Here's a look back at where I was two years ago, to get you in the mood for today's big event. I hope I'll see you there.
From September 9, 2015:
Stop Everything/Start Everything
I often wonder what it was like to be here at the beginning of Columbia. It must have been an amazing time. You can visit Barbara Kellner at the Columbia Archives to get a taste, or travel in a specially designed vehicle if you get the chance, but otherwise, let's face it. We missed out.
Until now. This Saturday the Inner Arbor Trust is holding the groundbreaking event for the Chrysalis, the first piece of Merriweather Park in Symphony Woods. The Chrysalis will be an amphitheater that can be used for all sorts of community events. Think music at Wine in the Woods and more. Think all sorts of events we've never had in Symphony Woods before. Think people enjoying downtown Columbia.
It's the beginning of something amazing: a park that will define Columbia for the new century. This will be the heart of a welcoming, vibrant community that celebrates nature and the arts.
You want to be there. And you want to be able to tell people, "I was there, you know." So click on the link to reserve your free tickets. It's going to be fun, there are going to be snacks from Seasons 52, and the bragging rights on this one are going to go on for-ev-er.
In one of my favorite movies, "A Thousand Clowns", Jason Robard's character Murray likes to go down to the docks to see off cruise ships. He explains, "It’s a great thing to do when you are about to start something new; it gives you the genuine feeling of the beginning of things."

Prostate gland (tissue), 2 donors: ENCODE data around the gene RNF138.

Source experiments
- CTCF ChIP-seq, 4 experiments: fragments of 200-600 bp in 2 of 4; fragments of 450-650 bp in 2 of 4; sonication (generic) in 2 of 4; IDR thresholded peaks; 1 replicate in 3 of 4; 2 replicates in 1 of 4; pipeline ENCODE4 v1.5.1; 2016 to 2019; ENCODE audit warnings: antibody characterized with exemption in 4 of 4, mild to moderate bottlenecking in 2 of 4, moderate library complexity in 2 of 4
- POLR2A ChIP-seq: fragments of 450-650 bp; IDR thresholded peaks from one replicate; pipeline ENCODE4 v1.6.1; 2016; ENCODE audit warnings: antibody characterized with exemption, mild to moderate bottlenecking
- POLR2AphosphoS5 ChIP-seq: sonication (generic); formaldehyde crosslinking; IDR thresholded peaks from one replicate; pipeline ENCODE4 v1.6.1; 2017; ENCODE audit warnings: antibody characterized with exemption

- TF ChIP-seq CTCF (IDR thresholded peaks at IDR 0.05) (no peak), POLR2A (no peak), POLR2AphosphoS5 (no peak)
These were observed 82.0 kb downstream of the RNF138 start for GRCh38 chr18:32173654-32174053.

The experience of being there at the beginning of things. I've been waiting a long time for a taste of this.
I bet you have, too. Join me, won't you?
September 13, 2015:
Yesterday, at long last, I became a pioneer. Not the well-known Columbia Pioneer with the capital P, but an entirely new kind of pioneer. Lower-case, maybe, but every bit as proud. Look at that second definition above. It is Columbia as a verb. You'll see words like instigate, launch, spearhead, develop, set in motion.
(Photo by Dave and Ilana Bittner, HoCoMoJo)
That's me with the bright green, Chrysalis-green umbrella, just right of center. Almost two hundred people showed up yesterday--in the rain--to participate in the ground-breaking event for the Chrysalis amphitheater. This is the beginning of Merriweather Park in Symphony Woods. We have begun.
You've heard about the Inner Arbor plan? Maybe you signed a petition to get an amazing park started for our community. Perhaps you've been to their website to see
the plans. Or did you stop by the booth at Wine in the Woods? Yesterday speaker
Michael McCall reminded us that progress has many parents. And in that moment I realized that I had become a pioneer.
I've been blogging about this park since at least January, 2013. I signed the petition, wrote letters to the editor, spoke at CA Board Meetings (multiple times), spoke at the Planning Board hearing. I volunteered at the Inner Arbor booth at Wine in the Woods. I say this not to boast, but to show the path by which I became a pioneer. And I didn't really even know it was happening.
If Columbia is to survive into the future, it must have second-wave pioneers. The fact that nearly two hundred people, including young children and teens, came out to celebrate the beginning of something new, says that there's a pretty healthy wave shaping up in our little town. We will not die. We will not be a footnote in the history of well-meaning planned communities.
Yesterday representatives from the State, County, and leaders from Columbia came together to make something happen. This was quintessential Village Green/Town²: where Columbia and Howard County intersect. County Executive Alan Kittleman spoke about bringing young people back to the park. County Councilwoman Mary Kay Sigaty talked about the importance of art within our community and as a focal point in the park. The representative from the Howard Hughes Corporation described how the park will be part of a vibrant Downtown Columbia.
In case you ever thought that the golden age of Columbia had come and gone and that you missed it, think again. It's never too late to become a pioneer.
Catch the wave.
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